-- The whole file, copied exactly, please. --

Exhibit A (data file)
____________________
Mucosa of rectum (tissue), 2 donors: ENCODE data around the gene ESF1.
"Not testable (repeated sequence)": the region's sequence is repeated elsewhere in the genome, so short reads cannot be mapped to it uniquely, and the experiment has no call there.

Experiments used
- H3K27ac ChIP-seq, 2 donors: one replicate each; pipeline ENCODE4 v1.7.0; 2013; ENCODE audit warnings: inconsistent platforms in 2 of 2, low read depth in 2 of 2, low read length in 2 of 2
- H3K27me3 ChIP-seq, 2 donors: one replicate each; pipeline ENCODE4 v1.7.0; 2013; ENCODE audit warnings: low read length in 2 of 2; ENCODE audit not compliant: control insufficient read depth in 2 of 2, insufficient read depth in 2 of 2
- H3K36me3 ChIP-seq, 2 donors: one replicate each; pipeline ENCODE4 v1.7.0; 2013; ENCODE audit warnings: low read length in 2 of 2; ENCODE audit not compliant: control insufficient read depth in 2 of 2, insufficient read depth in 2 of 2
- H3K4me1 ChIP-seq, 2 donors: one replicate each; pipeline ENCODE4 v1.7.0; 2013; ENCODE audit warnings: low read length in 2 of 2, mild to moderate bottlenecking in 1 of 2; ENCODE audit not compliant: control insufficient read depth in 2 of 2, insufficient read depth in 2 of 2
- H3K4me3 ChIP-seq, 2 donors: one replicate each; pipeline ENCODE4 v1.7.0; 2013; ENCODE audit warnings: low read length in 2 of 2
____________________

Mucosa of rectum (tissue), 2 donors: ENCODE data around the gene ESF1.
"Not testable (repeated sequence)": the region's sequence is repeated elsewhere in the genome, so short reads cannot be mapped to it uniquely, and the experiment has no call there.

Experiments used
- H3K27ac ChIP-seq, 2 donors: one replicate each; pipeline ENCODE4 v1.7.0; 2013; ENCODE audit warnings: inconsistent platforms in 2 of 2, low read depth in 2 of 2, low read length in 2 of 2
- H3K27me3 ChIP-seq, 2 donors: one replicate each; pipeline ENCODE4 v1.7.0; 2013; ENCODE audit warnings: low read length in 2 of 2; ENCODE audit not compliant: control insufficient read depth in 2 of 2, insufficient read depth in 2 of 2
- H3K36me3 ChIP-seq, 2 donors: one replicate each; pipeline ENCODE4 v1.7.0; 2013; ENCODE audit warnings: low read length in 2 of 2; ENCODE audit not compliant: control insufficient read depth in 2 of 2, insufficient read depth in 2 of 2
- H3K4me1 ChIP-seq, 2 donors: one replicate each; pipeline ENCODE4 v1.7.0; 2013; ENCODE audit warnings: low read length in 2 of 2, mild to moderate bottlenecking in 1 of 2; ENCODE audit not compliant: control insufficient read depth in 2 of 2, insufficient read depth in 2 of 2
- H3K4me3 ChIP-seq, 2 donors: one replicate each; pipeline ENCODE4 v1.7.0; 2013; ENCODE audit warnings: low read length in 2 of 2